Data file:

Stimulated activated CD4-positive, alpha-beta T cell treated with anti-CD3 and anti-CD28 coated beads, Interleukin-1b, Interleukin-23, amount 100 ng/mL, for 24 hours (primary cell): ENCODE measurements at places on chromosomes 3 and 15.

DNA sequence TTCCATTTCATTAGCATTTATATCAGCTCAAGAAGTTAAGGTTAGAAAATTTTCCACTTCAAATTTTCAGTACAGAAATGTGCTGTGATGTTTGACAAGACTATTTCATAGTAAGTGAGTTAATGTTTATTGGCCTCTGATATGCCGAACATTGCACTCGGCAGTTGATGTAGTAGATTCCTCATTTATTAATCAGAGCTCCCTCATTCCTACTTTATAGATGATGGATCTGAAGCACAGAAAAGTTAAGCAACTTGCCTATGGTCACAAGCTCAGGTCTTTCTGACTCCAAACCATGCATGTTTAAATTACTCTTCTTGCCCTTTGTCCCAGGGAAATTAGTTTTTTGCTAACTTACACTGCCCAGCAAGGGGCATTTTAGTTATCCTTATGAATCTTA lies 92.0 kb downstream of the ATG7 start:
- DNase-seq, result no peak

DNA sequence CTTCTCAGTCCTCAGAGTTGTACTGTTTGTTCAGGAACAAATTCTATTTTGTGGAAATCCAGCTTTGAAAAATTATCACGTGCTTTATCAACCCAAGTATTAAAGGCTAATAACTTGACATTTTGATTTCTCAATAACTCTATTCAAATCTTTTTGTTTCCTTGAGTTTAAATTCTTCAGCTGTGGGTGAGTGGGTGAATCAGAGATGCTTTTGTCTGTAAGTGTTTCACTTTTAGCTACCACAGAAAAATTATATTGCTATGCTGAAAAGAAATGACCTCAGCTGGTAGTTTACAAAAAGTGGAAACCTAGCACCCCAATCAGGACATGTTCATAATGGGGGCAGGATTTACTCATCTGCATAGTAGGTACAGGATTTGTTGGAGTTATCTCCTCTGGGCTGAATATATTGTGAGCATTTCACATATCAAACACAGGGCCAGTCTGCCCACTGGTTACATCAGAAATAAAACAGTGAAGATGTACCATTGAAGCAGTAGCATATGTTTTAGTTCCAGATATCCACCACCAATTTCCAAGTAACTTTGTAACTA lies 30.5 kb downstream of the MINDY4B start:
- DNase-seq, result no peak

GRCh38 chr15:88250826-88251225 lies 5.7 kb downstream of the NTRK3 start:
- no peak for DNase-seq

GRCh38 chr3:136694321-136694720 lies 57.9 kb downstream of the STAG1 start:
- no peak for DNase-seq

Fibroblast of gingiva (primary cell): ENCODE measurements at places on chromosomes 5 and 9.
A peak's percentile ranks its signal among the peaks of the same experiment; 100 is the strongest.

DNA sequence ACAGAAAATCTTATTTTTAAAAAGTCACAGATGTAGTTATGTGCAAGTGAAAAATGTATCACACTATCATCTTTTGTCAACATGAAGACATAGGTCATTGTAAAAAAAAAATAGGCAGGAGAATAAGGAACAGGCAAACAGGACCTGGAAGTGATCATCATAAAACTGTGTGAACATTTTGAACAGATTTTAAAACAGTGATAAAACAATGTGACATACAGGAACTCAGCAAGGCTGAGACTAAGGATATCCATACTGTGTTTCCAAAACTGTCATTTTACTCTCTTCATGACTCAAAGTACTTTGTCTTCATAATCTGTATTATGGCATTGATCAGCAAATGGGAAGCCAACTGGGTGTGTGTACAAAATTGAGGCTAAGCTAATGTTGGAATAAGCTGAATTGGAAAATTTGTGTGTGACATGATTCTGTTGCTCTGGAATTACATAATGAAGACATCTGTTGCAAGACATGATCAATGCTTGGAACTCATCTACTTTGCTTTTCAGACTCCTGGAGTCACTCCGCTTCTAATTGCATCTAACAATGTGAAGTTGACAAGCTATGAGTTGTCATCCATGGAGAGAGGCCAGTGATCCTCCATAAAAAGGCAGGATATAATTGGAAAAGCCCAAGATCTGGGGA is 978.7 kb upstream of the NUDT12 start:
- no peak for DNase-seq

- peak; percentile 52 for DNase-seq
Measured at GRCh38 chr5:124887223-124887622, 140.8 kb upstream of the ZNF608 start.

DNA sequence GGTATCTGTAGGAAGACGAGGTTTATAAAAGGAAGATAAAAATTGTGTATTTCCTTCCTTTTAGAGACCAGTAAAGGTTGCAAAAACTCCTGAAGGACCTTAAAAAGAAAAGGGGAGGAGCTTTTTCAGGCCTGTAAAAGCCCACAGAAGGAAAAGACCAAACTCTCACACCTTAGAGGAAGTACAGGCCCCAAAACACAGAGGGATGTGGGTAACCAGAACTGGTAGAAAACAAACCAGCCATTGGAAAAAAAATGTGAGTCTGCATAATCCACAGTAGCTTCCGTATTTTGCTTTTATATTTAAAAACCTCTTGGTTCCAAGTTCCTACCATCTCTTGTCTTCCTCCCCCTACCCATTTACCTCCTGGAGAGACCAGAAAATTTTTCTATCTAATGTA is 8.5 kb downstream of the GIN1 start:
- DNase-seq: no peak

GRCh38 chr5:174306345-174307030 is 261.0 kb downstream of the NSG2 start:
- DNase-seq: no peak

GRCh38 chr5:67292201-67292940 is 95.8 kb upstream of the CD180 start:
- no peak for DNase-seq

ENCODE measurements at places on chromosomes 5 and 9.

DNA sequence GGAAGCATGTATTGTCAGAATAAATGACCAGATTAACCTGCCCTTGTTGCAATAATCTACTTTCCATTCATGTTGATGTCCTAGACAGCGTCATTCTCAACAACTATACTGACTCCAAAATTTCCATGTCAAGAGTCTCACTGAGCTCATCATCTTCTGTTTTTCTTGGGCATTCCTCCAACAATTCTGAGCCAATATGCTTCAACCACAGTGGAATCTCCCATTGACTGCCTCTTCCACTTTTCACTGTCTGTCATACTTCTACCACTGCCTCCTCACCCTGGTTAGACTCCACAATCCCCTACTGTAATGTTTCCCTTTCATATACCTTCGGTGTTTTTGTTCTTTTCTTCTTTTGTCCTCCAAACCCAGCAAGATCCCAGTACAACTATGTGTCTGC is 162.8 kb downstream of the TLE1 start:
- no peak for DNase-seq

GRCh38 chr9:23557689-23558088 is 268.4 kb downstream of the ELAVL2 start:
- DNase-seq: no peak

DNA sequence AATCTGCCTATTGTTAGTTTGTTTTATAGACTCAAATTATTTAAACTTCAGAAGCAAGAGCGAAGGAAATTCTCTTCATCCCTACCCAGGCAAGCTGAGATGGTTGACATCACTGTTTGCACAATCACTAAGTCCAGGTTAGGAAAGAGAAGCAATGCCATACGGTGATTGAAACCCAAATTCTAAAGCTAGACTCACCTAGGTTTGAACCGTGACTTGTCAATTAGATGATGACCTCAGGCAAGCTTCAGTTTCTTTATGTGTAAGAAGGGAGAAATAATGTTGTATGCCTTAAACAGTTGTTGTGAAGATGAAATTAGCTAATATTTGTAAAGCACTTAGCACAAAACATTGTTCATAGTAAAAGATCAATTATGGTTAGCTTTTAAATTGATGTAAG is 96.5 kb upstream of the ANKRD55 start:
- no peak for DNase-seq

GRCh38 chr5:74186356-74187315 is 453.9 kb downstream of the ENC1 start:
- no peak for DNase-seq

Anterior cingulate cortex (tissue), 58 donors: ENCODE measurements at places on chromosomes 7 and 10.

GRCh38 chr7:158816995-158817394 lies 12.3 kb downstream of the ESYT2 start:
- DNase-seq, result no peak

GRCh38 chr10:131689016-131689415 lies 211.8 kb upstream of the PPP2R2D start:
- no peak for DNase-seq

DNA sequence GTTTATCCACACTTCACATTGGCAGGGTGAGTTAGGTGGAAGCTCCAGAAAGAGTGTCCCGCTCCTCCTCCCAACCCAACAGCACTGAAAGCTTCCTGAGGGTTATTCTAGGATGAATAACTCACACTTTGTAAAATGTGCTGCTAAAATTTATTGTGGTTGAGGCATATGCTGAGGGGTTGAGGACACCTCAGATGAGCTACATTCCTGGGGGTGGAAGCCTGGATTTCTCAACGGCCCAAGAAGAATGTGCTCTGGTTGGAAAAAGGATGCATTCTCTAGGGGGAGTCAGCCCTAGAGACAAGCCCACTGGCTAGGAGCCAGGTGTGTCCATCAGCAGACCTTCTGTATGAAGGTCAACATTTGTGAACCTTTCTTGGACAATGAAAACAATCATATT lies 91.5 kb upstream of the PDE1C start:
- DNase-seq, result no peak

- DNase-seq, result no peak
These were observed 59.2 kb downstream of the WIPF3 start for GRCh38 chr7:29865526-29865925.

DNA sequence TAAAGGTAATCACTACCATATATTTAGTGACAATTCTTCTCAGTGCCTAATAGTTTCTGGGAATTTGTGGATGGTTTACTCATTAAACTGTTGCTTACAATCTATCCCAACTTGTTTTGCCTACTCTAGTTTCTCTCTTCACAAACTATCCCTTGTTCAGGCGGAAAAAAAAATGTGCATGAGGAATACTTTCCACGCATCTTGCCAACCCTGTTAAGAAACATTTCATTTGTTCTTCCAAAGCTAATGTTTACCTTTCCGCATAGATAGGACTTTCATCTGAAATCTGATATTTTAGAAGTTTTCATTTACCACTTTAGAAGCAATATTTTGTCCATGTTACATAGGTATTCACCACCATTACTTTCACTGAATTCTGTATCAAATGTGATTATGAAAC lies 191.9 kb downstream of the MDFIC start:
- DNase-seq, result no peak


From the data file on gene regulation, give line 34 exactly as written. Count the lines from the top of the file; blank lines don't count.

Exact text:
GRCh38 chr10:131689016-131689415 lies 211.8 kb upstream of the PPP2R2D start: